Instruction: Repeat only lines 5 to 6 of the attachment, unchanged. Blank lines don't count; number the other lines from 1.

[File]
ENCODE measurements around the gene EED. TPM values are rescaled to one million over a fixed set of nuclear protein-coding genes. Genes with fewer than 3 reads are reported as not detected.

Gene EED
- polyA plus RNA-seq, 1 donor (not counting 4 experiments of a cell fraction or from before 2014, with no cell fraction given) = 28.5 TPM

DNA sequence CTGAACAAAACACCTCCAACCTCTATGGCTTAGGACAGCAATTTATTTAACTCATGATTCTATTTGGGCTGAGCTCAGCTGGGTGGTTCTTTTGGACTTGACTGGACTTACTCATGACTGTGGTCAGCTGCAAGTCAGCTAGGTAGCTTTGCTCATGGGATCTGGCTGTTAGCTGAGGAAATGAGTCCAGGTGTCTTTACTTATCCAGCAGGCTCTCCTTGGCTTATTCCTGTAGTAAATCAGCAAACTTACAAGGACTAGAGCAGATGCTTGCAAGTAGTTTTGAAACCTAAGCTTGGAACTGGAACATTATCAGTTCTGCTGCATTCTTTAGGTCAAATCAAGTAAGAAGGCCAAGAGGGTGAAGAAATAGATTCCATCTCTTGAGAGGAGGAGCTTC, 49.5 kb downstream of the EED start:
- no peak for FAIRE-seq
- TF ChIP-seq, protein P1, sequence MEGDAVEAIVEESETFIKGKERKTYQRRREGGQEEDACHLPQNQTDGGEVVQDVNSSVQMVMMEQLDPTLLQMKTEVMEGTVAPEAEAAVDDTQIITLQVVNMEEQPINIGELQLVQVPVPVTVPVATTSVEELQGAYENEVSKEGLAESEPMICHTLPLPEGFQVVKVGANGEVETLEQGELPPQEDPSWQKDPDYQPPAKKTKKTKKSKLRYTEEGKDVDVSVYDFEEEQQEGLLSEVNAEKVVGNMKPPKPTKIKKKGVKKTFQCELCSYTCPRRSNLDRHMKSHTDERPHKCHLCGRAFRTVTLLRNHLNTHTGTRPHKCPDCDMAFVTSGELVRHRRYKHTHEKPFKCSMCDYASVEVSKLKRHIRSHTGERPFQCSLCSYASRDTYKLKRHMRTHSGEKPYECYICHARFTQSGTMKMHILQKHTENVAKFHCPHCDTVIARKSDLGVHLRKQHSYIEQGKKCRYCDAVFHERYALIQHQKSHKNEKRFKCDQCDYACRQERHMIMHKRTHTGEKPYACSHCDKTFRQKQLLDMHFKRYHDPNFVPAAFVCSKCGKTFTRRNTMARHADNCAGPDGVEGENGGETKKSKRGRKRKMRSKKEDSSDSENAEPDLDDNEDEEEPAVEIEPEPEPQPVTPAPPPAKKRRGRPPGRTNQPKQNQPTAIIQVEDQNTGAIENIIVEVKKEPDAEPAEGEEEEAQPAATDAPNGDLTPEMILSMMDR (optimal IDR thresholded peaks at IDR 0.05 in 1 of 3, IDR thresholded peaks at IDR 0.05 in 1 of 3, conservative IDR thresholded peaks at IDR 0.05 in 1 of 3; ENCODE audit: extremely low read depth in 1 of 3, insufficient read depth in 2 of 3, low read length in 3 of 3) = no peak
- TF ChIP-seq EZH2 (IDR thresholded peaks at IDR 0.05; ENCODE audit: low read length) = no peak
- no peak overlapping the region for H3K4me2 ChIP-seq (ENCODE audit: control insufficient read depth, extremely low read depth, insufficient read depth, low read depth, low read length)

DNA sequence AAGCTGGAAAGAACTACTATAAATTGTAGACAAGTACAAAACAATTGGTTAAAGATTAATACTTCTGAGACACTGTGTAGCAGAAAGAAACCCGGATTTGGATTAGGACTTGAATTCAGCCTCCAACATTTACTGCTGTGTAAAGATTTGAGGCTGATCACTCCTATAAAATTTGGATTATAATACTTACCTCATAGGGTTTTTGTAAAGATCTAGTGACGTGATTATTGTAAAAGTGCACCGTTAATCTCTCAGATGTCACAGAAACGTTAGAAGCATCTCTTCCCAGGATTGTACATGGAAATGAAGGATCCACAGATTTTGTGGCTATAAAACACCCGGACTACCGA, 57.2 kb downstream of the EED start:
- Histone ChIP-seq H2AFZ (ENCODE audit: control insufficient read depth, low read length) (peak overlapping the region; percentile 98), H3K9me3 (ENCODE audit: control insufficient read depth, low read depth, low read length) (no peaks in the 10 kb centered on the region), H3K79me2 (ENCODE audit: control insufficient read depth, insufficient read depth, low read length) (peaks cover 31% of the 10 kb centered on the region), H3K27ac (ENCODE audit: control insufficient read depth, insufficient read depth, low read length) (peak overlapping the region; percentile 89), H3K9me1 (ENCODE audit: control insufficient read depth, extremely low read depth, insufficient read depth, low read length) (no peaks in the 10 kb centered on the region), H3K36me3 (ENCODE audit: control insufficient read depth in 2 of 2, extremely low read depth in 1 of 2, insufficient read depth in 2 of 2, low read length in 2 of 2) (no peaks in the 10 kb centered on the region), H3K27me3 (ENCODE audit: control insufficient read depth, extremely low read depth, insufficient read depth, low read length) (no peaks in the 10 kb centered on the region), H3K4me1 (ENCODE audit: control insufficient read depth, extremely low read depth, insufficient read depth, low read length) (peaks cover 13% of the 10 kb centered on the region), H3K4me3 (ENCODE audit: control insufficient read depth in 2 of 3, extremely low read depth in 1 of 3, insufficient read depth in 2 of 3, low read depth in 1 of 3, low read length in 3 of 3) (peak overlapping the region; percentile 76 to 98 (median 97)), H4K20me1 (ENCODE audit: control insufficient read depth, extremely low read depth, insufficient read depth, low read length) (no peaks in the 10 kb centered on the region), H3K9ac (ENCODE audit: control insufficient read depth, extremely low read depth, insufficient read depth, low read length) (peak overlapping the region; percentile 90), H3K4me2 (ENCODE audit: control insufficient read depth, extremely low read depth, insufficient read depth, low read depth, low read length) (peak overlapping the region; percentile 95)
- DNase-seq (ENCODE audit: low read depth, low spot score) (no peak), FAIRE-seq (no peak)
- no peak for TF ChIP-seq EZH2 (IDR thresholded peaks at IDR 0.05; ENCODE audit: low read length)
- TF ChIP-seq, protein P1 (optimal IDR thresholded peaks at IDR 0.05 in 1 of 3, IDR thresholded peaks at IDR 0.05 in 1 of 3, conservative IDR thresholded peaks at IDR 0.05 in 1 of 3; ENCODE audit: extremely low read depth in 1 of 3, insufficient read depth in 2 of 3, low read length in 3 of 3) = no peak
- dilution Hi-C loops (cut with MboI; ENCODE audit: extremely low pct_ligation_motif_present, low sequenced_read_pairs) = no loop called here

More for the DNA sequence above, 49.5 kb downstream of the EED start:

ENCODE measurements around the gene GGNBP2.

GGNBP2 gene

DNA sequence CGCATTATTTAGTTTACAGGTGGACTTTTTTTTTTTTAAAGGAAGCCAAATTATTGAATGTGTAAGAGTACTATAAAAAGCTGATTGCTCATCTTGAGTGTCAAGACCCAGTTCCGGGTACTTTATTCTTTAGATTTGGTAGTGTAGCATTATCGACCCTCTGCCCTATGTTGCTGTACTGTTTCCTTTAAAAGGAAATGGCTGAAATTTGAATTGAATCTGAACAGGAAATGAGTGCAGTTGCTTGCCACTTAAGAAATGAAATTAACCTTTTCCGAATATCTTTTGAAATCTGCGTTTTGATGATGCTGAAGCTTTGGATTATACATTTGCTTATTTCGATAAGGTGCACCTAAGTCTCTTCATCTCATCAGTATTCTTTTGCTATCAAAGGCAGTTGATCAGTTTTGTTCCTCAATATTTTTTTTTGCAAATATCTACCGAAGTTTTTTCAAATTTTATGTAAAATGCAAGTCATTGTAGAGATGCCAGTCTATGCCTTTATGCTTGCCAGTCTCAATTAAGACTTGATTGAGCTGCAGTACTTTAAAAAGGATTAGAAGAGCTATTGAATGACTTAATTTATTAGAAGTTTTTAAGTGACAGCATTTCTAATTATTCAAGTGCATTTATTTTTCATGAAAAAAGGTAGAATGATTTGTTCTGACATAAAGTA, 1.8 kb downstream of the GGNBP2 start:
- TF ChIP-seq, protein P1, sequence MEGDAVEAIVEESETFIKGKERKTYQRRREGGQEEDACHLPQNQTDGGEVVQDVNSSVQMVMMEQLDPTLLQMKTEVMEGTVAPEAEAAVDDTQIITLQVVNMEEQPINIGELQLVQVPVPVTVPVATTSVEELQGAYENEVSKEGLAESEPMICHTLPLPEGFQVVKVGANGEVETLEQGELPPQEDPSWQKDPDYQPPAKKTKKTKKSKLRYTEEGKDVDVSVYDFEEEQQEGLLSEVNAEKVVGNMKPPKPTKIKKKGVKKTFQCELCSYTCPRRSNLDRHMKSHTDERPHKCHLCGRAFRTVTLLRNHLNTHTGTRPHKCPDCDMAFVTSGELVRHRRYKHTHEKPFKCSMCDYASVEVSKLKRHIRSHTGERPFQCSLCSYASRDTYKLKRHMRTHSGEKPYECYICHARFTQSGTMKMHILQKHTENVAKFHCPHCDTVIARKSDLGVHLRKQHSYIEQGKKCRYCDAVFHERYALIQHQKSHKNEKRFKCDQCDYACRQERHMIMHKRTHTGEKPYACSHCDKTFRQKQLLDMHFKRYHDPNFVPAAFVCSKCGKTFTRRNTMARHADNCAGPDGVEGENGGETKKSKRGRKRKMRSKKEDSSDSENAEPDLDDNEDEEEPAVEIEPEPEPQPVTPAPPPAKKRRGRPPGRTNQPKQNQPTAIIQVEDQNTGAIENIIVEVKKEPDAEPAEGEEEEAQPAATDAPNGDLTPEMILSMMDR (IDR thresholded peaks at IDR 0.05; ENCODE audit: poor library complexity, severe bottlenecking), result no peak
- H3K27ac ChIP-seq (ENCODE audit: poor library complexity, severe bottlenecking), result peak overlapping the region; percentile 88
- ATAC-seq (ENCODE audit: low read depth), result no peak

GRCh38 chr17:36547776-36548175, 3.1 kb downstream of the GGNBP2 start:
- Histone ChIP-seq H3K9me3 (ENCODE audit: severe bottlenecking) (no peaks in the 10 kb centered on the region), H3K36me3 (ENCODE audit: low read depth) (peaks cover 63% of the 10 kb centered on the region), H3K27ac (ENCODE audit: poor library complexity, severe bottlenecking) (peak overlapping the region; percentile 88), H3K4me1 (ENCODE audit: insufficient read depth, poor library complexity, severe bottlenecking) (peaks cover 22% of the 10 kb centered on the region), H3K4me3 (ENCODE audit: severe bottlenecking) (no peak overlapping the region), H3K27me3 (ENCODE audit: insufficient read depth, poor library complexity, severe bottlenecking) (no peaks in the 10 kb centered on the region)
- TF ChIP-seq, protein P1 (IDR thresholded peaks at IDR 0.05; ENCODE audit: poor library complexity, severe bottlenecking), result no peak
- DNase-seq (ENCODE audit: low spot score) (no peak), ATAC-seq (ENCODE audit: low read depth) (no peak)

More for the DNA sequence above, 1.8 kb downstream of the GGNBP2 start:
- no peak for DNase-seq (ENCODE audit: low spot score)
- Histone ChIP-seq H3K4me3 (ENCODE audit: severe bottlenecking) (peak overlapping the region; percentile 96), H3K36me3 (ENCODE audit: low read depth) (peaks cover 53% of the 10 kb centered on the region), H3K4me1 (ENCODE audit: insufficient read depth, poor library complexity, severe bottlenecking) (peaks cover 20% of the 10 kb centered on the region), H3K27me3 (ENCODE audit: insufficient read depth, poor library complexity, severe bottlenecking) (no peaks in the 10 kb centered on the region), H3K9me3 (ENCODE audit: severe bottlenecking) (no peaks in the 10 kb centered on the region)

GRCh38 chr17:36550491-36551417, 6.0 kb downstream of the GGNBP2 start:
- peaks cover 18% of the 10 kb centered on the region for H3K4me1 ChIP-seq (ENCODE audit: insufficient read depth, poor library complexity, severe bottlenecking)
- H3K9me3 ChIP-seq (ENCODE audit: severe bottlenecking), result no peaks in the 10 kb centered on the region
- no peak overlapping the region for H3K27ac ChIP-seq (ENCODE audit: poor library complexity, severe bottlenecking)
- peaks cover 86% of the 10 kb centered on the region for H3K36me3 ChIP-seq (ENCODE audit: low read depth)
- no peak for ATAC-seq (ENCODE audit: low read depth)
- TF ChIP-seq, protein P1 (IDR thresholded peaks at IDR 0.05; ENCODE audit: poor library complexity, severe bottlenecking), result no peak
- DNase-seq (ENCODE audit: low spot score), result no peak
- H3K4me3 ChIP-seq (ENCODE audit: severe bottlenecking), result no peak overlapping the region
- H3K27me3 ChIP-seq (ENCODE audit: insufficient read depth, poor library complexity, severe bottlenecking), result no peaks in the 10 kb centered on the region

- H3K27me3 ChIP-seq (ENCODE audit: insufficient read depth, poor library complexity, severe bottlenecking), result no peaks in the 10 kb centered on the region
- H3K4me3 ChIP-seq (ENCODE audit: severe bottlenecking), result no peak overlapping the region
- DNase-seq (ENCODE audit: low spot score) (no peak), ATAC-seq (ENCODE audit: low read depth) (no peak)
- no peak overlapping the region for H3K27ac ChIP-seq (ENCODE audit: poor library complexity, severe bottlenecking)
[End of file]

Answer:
- no peak for FAIRE-seq
- TF ChIP-seq, protein P1, sequence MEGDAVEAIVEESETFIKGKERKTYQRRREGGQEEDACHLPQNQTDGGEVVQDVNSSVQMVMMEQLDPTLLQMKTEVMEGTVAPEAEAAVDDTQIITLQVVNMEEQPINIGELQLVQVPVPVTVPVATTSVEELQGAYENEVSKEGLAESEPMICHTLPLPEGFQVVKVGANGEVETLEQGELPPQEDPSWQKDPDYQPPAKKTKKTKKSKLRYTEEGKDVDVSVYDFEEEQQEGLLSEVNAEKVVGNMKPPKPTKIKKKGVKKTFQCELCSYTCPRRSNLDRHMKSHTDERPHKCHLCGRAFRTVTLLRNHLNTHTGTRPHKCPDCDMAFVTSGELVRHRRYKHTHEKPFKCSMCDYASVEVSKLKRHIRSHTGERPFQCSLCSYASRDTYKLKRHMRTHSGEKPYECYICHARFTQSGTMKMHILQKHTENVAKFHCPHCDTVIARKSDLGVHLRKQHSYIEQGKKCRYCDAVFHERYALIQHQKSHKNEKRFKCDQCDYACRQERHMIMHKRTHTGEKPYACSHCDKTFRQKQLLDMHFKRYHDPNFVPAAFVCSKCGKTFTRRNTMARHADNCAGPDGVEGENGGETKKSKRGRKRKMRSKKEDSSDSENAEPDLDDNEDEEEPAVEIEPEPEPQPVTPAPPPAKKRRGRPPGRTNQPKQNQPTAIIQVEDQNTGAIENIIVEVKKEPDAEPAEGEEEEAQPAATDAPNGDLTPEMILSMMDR (optimal IDR thresholded peaks at IDR 0.05 in 1 of 3, IDR thresholded peaks at IDR 0.05 in 1 of 3, conservative IDR thresholded peaks at IDR 0.05 in 1 of 3; ENCODE audit: extremely low read depth in 1 of 3, insufficient read depth in 2 of 3, low read length in 3 of 3) = no peak